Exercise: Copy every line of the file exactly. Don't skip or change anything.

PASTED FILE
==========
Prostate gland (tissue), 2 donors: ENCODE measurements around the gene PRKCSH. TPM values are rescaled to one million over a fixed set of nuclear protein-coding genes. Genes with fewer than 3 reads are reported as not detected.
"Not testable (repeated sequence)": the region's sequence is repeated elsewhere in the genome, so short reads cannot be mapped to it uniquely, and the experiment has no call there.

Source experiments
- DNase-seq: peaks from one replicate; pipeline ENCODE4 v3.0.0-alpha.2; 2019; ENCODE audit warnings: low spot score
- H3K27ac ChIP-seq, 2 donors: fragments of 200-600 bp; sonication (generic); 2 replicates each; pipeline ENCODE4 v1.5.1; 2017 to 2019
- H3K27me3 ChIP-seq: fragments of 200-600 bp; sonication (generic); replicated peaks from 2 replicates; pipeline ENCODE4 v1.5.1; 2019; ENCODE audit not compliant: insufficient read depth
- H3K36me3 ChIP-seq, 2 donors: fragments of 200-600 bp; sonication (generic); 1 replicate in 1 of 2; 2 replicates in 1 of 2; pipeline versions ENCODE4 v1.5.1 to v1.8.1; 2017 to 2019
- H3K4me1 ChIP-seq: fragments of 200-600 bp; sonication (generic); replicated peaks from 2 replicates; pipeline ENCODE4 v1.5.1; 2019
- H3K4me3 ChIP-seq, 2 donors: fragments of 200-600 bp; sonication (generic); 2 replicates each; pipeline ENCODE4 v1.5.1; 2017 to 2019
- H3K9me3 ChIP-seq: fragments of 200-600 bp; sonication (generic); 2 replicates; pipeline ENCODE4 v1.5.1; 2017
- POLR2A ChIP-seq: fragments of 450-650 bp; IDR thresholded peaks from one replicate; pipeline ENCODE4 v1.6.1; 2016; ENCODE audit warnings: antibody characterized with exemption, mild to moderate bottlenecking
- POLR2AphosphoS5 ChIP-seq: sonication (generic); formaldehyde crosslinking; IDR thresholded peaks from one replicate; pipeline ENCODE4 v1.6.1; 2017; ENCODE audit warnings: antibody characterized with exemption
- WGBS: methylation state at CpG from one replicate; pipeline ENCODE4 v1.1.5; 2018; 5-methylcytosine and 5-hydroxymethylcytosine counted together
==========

Prostate gland (tissue), 2 donors: ENCODE measurements around the gene PRKCSH. TPM values are rescaled to one million over a fixed set of nuclear protein-coding genes. Genes with fewer than 3 reads are reported as not detected.
"Not testable (repeated sequence)": the region's sequence is repeated elsewhere in the genome, so short reads cannot be mapped to it uniquely, and the experiment has no call there.

Source experiments
- DNase-seq: peaks from one replicate; pipeline ENCODE4 v3.0.0-alpha.2; 2019; ENCODE audit warnings: low spot score
- H3K27ac ChIP-seq, 2 donors: fragments of 200-600 bp; sonication (generic); 2 replicates each; pipeline ENCODE4 v1.5.1; 2017 to 2019
- H3K27me3 ChIP-seq: fragments of 200-600 bp; sonication (generic); replicated peaks from 2 replicates; pipeline ENCODE4 v1.5.1; 2019; ENCODE audit not compliant: insufficient read depth
- H3K36me3 ChIP-seq, 2 donors: fragments of 200-600 bp; sonication (generic); 1 replicate in 1 of 2; 2 replicates in 1 of 2; pipeline versions ENCODE4 v1.5.1 to v1.8.1; 2017 to 2019
- H3K4me1 ChIP-seq: fragments of 200-600 bp; sonication (generic); replicated peaks from 2 replicates; pipeline ENCODE4 v1.5.1; 2019
- H3K4me3 ChIP-seq, 2 donors: fragments of 200-600 bp; sonication (generic); 2 replicates each; pipeline ENCODE4 v1.5.1; 2017 to 2019
- H3K9me3 ChIP-seq: fragments of 200-600 bp; sonication (generic); 2 replicates; pipeline ENCODE4 v1.5.1; 2017
- POLR2A ChIP-seq: fragments of 450-650 bp; IDR thresholded peaks from one replicate; pipeline ENCODE4 v1.6.1; 2016; ENCODE audit warnings: antibody characterized with exemption, mild to moderate bottlenecking
- POLR2AphosphoS5 ChIP-seq: sonication (generic); formaldehyde crosslinking; IDR thresholded peaks from one replicate; pipeline ENCODE4 v1.6.1; 2017; ENCODE audit warnings: antibody characterized with exemption
- WGBS: methylation state at CpG from one replicate; pipeline ENCODE4 v1.1.5; 2018; 5-methylcytosine and 5-hydroxymethylcytosine counted together